The Ferrari 250 GT/L berlinetta, known simply as the “Lusso,” is without a doubt one of the most successful and visually arresting grand touring cars ever built. The apogee of the 250 GT platform’s mechanical development, the model further benefits from a sporting exterior that is among the most acclaimed designs of all time. Introduced at the 1962 Paris Salon as a replacement for the 250 GT coupe, the Lusso (Italian for luxury) also featured an all-new interior arrangement highlighted by a revised dash panel and leather upholstery throughout the cabin.
Mechanically, the Lusso’s Tipo 168 U engine was the ultimate 3-liter development of the long-running short-block Colombo V-12, incorporating the outside-plug ignition and single-cylinder porting that had proven so successful in the 250 Testa Rossa and California spider racing variants. This fantastic base was further bolstered by chassis improvement that included four-wheel disc brakes, a suspension with Koni shock absorbers at each corner, and a rear Watts linkage that had been perfected on the legendary 250 GTO.
Scaglietti’s realization of Pininfarina’s design proved to be one of the coachbuilder’s most beautiful creations yet, with classic early cues like the egg-crate grille and delicately curved fenders giving way to long, flowing proportions, ample glass all around the luxuriously trimmed cabin, and a fastback profile punctuated by a Kamm tail. Originally owned by jet-set luminaries and celebrities such as Steve McQueen, the Lusso was built in a modest quantity of just 350 examples over roughly two years of production. As essentially the final and most developed evolution of the revered 250 GT lineage, the GT/L has since become one of Maranello’s most collectable production models.
Chassis 5379, offered here, was the 235th Lusso produced, and the only example ever provided in this Avorio over Rosso color combination. Completed on 22 February 1964, it was delivered new to the Greenwich, Connecticut dealership of noted Ferrari proselytizer, Le Mans legend, and privateer racing personality Luigi Chinetti. At the time, Chinetti was still the sole US-distributor for the Italian marque; passionate, enthusiastic Ferrari ownership in America remained a relatively small, chummy club.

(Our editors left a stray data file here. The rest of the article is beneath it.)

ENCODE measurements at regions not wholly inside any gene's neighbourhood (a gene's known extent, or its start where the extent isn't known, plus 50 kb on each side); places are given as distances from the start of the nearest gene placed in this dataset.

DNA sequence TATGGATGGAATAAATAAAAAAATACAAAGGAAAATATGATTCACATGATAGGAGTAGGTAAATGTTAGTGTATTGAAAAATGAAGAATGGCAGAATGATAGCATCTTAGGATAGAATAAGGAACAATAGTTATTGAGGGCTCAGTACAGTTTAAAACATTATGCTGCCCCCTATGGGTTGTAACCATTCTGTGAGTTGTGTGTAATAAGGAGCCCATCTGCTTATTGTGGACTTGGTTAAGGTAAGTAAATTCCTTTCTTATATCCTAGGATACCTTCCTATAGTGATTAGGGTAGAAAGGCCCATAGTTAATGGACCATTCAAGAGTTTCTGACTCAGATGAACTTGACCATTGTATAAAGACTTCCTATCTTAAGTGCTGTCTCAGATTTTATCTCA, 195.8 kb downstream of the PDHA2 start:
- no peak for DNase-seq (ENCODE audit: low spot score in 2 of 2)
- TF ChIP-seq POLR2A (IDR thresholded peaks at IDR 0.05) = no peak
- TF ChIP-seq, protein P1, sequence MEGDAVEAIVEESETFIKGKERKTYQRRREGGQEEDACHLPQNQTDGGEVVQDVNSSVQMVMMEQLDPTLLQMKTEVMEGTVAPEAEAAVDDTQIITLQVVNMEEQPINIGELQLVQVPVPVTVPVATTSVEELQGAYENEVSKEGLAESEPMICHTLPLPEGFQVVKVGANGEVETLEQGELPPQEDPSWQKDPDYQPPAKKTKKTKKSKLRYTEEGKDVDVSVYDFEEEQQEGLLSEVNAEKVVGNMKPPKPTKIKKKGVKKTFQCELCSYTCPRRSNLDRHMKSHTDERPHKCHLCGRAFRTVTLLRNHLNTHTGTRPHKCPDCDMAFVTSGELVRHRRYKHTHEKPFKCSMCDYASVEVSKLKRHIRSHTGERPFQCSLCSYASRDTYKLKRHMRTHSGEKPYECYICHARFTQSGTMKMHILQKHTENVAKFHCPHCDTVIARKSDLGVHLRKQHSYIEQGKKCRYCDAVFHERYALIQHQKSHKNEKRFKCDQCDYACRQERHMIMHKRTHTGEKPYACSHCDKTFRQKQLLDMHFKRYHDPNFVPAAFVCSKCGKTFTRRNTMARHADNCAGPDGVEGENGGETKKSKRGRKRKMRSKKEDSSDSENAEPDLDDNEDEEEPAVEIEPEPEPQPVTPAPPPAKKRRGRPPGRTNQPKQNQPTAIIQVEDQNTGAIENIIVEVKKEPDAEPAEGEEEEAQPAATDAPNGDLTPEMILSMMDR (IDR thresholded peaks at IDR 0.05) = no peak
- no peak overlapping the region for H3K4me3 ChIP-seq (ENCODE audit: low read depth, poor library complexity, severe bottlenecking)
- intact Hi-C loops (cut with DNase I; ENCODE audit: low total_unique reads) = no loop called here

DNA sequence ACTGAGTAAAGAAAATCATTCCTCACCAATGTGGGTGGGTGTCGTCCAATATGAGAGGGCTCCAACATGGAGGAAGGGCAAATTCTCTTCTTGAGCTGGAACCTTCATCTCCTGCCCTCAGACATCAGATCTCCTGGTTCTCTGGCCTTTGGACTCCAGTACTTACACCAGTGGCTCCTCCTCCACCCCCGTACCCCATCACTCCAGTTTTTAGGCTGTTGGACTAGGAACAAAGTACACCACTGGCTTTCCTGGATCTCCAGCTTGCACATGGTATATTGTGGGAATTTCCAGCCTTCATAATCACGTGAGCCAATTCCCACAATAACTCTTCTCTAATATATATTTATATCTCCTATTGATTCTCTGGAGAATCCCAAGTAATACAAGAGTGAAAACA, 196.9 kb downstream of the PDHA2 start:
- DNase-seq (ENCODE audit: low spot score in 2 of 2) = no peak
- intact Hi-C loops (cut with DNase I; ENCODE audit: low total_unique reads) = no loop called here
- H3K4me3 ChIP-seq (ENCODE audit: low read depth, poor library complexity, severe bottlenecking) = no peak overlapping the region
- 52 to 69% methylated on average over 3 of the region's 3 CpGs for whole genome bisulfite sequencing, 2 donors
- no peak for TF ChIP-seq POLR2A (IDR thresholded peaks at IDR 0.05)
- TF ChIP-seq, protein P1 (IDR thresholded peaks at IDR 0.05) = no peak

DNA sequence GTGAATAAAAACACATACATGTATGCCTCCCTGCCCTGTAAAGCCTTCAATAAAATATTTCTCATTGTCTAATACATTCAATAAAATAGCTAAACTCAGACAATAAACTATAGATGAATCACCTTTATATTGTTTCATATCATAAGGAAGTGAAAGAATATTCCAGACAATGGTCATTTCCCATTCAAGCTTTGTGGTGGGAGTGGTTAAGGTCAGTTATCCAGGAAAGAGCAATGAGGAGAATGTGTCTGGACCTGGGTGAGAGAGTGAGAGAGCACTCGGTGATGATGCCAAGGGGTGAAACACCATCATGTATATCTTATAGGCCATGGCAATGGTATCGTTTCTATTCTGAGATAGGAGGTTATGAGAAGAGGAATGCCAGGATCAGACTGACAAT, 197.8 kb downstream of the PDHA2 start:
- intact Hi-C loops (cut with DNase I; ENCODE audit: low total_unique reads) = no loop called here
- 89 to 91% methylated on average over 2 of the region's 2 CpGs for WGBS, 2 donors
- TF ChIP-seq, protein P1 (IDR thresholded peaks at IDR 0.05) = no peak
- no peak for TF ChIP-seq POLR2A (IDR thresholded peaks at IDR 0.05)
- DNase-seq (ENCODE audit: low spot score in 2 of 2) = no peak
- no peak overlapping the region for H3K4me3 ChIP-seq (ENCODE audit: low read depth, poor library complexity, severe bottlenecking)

By 1968 chassis 5379 had been acquired by Carl Johnson of Homewood, Illinois. A well-regarded custodian, collector, and treasurer of the Ferrari Club of America since its earliest days, Johnson exhibited the car at every available opportunity during his four years of ownership, with several Ferrari anthologies, newsletters, and contemporaneous sources documenting chassis 5379’s condition. At some point in the summer of 1972, Johnson sold the car to Dr. Walter Bayard—a North Carolina ophthalmologist and, evidently, a more private caretaker. Bayard and the car are documented as having been present at the May 1974 FCA National Meet in Stone Mountain, Georgia, reportedly the only evidence of Dr. Bayard having exhibited the car during his short stewardship. Within months, chassis 5379 was acquired by the late Dr. Raymond Boniface, of Poland, Ohio, from whose collection it is now currently offered.
Dr. Boniface was an exceptional collector of all beautiful Italian machines, though his most notable arena of curatorial expertise was clearly that of V-12 Ferraris. His passion for Italian automobiles was born of his time spent in the country during World War II. Honorably discharged from Army service in 1946, his time stateside proved brief; Boniface returned to his ancestral homeland in 1948 to enter medical school at the University of Bologna.